Summer gifts us with longer and warmer days, often boosting our energy through the roof. We encourage students to use the summer semester to blast through some classes to save money and time, but why not use the additional summer-fueled energy to get into better shape as well?
Fitness within reach
CCA offers a personal instructor program as well as a variety of Physical Education classes. But for those that just want to break up their day with a fitness class or two, there are several options available, without ever having to leave campus. Whether you’re looking to tone and strengthen with aerobic circuit training; upping your intensity with Zumba; or relaxing body and mind with yoga, there are several one-credit classes to get you to where you want to be, physically. Continue reading
It’s that time of year again, the one that promises looming deadlines, research papers and finals just around the corner. Along with the close of the semester comes an undesirable, yet expected companion… stress.
Though stress can act as a motivator to get everything done in a limited time, it also wrecks havoc on your body and mind. Luckily, there are many activities that can be done right on campus to help ease stress. Rather than carving out time to de-stress, work it into your study agenda.
Reinvigorate and meditate
Meditation has been said to be one of the best ways to alleviate stress. The deep, rhythmic breathing slows down the heart rate, relaxes muscles and allows the mind to focus. Though meditation is known to be beneficial, the practice itself takes some experience. There are many helpful websites and books available on meditation for those who want to learn more, but here are a few quick tips: Continue reading
It had been two years since I had taken a seat in a classroom. Before CCA, my college experience took place at a large four-year institution where I felt more like a number than a person. The classrooms were lecture halls with sometimes several hundred students. I never fell in love with the college experience like so many of my high school friends – so I was nervous to return and try again.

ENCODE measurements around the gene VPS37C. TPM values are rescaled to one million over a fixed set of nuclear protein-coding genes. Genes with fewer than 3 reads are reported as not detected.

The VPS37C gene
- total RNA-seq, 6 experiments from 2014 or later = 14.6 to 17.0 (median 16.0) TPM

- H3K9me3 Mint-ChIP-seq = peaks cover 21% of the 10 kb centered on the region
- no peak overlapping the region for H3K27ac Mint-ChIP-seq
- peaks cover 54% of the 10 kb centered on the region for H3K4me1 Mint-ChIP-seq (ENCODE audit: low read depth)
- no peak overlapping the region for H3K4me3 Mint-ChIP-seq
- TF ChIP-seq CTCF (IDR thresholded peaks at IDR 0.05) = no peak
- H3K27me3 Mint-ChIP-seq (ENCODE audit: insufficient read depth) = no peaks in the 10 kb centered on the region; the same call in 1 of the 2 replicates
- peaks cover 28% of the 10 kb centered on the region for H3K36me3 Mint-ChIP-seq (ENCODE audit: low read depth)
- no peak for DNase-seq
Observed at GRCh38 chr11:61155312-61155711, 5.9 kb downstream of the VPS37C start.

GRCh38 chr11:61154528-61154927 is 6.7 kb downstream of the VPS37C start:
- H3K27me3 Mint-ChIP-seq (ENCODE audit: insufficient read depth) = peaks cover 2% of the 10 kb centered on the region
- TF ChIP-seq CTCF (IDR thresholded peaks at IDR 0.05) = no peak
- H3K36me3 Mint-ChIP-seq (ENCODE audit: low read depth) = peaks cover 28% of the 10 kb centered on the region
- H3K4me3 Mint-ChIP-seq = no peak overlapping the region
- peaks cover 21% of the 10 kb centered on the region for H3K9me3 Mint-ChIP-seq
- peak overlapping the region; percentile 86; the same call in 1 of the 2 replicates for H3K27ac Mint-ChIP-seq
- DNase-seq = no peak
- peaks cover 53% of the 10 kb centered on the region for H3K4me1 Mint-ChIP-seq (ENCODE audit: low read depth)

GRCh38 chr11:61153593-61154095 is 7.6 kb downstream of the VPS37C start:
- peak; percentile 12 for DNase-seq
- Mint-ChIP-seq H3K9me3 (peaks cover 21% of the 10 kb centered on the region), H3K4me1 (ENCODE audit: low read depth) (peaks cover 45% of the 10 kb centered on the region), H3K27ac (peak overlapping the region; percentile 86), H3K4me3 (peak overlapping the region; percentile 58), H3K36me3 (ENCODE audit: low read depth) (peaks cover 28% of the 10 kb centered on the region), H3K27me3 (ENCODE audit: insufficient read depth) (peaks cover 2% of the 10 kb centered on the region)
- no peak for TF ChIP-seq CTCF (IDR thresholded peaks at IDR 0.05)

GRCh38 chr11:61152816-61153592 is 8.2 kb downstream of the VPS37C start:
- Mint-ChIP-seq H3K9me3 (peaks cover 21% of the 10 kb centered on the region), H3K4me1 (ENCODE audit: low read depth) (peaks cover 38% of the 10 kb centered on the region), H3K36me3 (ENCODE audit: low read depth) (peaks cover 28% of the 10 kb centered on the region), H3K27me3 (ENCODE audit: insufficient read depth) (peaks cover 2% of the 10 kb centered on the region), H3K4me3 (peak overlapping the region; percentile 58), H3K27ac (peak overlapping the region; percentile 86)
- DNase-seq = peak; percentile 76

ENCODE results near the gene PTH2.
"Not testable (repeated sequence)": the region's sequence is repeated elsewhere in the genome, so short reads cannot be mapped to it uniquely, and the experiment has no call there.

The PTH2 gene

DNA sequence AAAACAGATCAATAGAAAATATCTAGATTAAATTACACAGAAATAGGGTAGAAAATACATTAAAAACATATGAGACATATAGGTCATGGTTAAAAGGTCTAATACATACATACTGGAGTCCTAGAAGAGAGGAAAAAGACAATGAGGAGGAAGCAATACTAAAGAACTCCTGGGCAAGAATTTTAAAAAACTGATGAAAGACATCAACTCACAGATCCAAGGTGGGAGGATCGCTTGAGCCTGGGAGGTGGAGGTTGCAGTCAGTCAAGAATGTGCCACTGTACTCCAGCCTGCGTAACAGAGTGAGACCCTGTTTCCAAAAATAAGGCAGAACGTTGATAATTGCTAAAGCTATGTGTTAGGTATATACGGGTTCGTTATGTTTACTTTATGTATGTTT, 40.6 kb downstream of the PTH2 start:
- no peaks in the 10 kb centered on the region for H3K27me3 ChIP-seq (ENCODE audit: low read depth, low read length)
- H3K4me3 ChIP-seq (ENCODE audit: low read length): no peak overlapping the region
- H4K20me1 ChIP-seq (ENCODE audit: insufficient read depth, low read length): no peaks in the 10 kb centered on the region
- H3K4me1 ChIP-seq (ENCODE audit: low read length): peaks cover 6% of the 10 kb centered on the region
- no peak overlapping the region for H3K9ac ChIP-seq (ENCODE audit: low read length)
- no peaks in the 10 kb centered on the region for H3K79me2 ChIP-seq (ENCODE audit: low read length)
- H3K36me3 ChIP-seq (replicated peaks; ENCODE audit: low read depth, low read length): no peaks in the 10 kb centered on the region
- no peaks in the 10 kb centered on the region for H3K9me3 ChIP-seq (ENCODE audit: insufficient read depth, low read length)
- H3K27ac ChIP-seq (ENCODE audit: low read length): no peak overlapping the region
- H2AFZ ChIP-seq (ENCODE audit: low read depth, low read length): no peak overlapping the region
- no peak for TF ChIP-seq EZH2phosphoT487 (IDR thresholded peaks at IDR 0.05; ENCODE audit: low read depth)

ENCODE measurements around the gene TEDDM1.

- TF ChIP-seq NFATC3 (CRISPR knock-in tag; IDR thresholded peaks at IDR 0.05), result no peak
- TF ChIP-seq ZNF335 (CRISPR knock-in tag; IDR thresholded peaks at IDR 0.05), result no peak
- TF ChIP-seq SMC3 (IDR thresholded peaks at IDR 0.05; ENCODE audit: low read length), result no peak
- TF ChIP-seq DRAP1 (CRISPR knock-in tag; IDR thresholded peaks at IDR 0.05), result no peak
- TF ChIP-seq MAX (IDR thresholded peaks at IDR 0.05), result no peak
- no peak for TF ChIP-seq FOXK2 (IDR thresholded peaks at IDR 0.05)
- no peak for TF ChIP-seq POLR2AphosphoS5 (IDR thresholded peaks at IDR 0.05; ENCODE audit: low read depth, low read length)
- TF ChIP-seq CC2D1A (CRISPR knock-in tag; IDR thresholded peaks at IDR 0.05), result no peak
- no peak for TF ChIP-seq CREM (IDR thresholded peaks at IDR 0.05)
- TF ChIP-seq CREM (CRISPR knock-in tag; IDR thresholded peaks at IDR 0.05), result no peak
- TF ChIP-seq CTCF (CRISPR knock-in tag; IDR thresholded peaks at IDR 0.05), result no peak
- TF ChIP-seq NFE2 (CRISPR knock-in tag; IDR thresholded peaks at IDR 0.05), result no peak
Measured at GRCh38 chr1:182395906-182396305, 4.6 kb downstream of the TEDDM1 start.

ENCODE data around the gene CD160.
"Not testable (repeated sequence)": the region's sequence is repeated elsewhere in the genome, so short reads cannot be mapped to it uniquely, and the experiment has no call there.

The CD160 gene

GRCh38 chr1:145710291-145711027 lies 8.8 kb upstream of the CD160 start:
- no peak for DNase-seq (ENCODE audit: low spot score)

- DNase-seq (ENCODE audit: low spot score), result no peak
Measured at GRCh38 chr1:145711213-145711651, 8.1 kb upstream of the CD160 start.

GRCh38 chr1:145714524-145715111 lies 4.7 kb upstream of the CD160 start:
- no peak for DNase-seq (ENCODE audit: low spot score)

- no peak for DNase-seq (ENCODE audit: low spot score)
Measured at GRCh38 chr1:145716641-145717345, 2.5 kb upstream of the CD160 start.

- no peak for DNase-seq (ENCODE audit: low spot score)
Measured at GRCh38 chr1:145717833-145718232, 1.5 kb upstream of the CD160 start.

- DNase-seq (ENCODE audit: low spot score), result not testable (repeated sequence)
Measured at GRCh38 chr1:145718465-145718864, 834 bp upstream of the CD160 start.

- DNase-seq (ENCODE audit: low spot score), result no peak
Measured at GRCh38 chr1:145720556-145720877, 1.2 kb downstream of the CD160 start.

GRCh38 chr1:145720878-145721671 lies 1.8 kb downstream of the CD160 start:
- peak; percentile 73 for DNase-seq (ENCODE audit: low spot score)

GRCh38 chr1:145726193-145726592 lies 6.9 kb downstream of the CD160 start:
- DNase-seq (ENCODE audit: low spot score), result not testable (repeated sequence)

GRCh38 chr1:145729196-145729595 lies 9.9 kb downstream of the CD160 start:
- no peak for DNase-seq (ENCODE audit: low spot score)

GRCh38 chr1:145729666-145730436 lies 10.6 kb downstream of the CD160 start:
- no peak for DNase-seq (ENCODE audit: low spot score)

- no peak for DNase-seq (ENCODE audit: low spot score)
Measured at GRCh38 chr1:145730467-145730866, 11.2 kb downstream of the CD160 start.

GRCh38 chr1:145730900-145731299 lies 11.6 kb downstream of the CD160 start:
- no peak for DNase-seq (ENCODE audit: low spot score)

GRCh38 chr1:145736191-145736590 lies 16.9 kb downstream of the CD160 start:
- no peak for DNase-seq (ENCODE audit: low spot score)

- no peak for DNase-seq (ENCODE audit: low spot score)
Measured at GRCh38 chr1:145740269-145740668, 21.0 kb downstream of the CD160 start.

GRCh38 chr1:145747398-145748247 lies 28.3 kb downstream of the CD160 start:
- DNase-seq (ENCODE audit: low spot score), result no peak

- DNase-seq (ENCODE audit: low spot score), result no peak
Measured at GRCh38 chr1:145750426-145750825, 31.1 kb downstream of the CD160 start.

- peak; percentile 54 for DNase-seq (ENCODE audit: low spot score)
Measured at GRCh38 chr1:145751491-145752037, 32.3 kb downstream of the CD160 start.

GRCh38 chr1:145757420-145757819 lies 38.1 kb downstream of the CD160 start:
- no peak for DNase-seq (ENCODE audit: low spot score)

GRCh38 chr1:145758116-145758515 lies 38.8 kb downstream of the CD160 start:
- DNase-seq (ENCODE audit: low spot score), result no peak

I made my way down the hallway of CCA and found my classroom with Professor Scott Reichel. The class was English – which was always my favorite subject to study. I found a seat near the front and waited for Scott and the other students to begin to arrive. I was shocked that my class only had eight students, including myself. Continue reading
For most of my life I lived in extremely cold and snowy locations, so the lure of summer was powerful. My family was large and had limited resources so we didn’t travel or vacation – we just learned to make the best out of whatever season we happened to be in (which was usually winter). Summer meant warmth and sunshine and lazy days off from school, and we looked forward to it with a vengeance. Even in higher education we kicked back in the summer. At both 2-year and 4-year institutions the summer session was shorter with limited course offerings and a kind of kick-back mentality. The community colleges where I worked in the Chicago area catered to four-year students who were home working for the summer and wanted to take a course or two at their local community colleges.
But historically we haven’t really pushed our continuing students to take advantage of summer, and I think that needs to change. We work year-round, we raise our families year-round and it’s time to go to college year-round. Here’s why: Continue reading
Understanding the human experience is the key to both acceptance and harmony. CCA’s Theatre Director, Stacey D’Angelo, tackles the misconceptions of those with Autism Spectrum Disorder (ASD) through theatrical interpretation in the Spring 2015 production:
ASD is represented as a spectrum because it is quite different in each person, with varying levels of severity. It is known to affect communication, socialization and sensory processing, and is often misunderstood by people not on the autism spectrum. Many people with ASD have an average or above average intellect, but may struggle with how they interpret social cues, experience a sensitivity to sounds, lights or even smells, and sometimes calm themselves with repetitive behaviors. Misunderstanding can often manifest itself in the form of judgment, fear or ostracizing individuals that don’t fit in. But the antithesis to misunderstanding is education and empathy, which are both key lessons in this semester’s production. Continue reading